Friday, July 29, 2011

Perhaps not so affordable after all

We pretty much knew it all along but it was just us right-wing pitch fork wielders that were openly questioning the President's claim that ObamaCare, his signature piece of legislation, would bend the health care cost curve downward. Now, Obama's own actuarians in the CMS are saying that health care costs will be slightly more under ObamaCare than if the law were not enacted.

The Affordable Care Act will drive health care spending up slightly, to nearly a fifth of the country’s gross domestic product by 2020, while extending insurance coverage to 30 million more Americans, a new report from CMS projects.

But health care’s hefty share of the country’s economic output is reached through an average annual growth in medical spending of 5.8 percent over the next decade — just 0.1 percent more than would have been spent without the health reform law, the report claims.

CMS published its findings this morning in Health Affairs. The report also projects that once all the data are in, health spending in 2010 will have grown a historically low 3.9 percent — slightly lower than the previous record low growth of 4 percent in 2009.

That’s an aftershock of the recession, which cost millions of people their jobs and, consequently, their health insurance, slowing medical spending.

At a Health Affairs forum Wednesday, CMS chief actuary Rick Foster, who has a record of questioning long-range spending projections based on overly optimistic assumptions, nonetheless said that “we like to think that the reality in 2014 will be much closer to the projections” than similar projections from the past.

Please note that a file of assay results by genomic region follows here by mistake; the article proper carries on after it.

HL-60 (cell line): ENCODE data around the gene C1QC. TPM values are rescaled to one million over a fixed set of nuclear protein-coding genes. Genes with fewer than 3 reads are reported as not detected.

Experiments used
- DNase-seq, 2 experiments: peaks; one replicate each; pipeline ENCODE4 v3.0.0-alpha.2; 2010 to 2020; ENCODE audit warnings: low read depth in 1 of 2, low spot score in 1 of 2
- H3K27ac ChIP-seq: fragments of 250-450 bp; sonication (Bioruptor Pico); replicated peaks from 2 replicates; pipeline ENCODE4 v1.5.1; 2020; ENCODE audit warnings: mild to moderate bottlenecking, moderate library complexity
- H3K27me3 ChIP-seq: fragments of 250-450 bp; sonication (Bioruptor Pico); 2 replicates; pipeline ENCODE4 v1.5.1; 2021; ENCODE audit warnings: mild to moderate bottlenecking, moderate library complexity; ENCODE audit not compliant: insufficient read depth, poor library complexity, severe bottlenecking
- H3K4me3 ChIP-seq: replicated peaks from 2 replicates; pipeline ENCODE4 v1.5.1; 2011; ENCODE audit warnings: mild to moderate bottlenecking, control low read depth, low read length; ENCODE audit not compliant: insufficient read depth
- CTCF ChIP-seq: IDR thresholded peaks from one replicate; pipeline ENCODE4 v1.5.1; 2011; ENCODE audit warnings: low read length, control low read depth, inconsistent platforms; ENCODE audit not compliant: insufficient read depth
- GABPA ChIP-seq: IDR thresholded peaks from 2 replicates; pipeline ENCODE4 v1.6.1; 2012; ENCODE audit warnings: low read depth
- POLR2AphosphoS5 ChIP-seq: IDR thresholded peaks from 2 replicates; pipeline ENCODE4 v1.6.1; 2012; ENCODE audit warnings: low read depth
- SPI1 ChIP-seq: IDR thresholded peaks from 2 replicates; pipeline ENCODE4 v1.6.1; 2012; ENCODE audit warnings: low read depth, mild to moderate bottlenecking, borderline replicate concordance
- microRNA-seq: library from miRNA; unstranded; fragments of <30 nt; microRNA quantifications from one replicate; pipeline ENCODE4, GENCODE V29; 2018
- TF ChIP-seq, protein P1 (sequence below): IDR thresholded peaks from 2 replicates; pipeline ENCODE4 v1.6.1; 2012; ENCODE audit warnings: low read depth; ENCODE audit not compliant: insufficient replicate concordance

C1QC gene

If implemented as written, the health care law will “create a whole new world of health care spending,” Foster said.

Still, there are plenty of caveats. For one, the report assumes that physician payments next year will be cut by almost 30 percent in accordance with the Sustainable Growth Rate formula, even though Congress has blocked the cuts for the past 10 years.

In a conference call with reporters Wednesday, Foster said that the report also includes productivity improvements that would slow the growth of spending by 1.1 percent each year, a pace that, “in the long run, it may be difficult to sustain.” He added that revenue projections for an excise tax on exceptionally generous employer-offered health plans, slated to take effect in 2018, may be lower than expected.
(italics, ours)

Not painting such a rosy picture now, is it?

The CMS report can be found here.

And that's it. After all that. After all the arm-twisting and back room deal-making. After all the kickbacks, sweetheart deals and horse-trading. After an exhaustive and contentious sausage-making ordeal that was the very antithesis of the Hope and Change he promised to bring to Washington D.C. and which cost him considerable political capitol of his own, the damn thing, by his people's own admission won't bring down the cost of health care as he promised.

1 comment:

Harrison said...

My coverage went up about $100 per month for the SAME plan. But the rep told me: "Look at all this free stuff you're getting now." Yeah, I won't be needing an annual pap smear thank you.